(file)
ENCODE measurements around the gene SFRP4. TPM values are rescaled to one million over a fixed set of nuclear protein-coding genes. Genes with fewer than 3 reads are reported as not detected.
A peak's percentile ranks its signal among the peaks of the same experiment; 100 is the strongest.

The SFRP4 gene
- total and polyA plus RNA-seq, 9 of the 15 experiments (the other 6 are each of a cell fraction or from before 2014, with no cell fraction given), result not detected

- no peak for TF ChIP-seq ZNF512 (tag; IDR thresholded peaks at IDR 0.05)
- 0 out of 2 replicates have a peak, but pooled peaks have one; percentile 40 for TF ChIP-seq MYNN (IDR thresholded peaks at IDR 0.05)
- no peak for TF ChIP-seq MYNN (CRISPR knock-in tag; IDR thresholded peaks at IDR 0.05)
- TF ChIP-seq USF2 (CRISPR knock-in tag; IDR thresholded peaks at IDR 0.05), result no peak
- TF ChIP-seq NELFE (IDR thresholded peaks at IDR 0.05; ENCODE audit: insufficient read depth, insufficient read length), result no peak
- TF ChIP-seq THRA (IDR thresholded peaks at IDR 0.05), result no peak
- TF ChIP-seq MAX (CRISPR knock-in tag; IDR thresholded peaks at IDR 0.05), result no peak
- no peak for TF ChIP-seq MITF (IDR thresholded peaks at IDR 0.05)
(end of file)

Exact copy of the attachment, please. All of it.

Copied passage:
ENCODE measurements around the gene SFRP4. TPM values are rescaled to one million over a fixed set of nuclear protein-coding genes. Genes with fewer than 3 reads are reported as not detected.
A peak's percentile ranks its signal among the peaks of the same experiment; 100 is the strongest.

The SFRP4 gene
- total and polyA plus RNA-seq, 9 of the 15 experiments (the other 6 are each of a cell fraction or from before 2014, with no cell fraction given), result not detected

- no peak for TF ChIP-seq ZNF512 (tag; IDR thresholded peaks at IDR 0.05)
- 0 out of 2 replicates have a peak, but pooled peaks have one; percentile 40 for TF ChIP-seq MYNN (IDR thresholded peaks at IDR 0.05)
- no peak for TF ChIP-seq MYNN (CRISPR knock-in tag; IDR thresholded peaks at IDR 0.05)
- TF ChIP-seq USF2 (CRISPR knock-in tag; IDR thresholded peaks at IDR 0.05), result no peak
- TF ChIP-seq NELFE (IDR thresholded peaks at IDR 0.05; ENCODE audit: insufficient read depth, insufficient read length), result no peak
- TF ChIP-seq THRA (IDR thresholded peaks at IDR 0.05), result no peak
- TF ChIP-seq MAX (CRISPR knock-in tag; IDR thresholded peaks at IDR 0.05), result no peak
- no peak for TF ChIP-seq MITF (IDR thresholded peaks at IDR 0.05)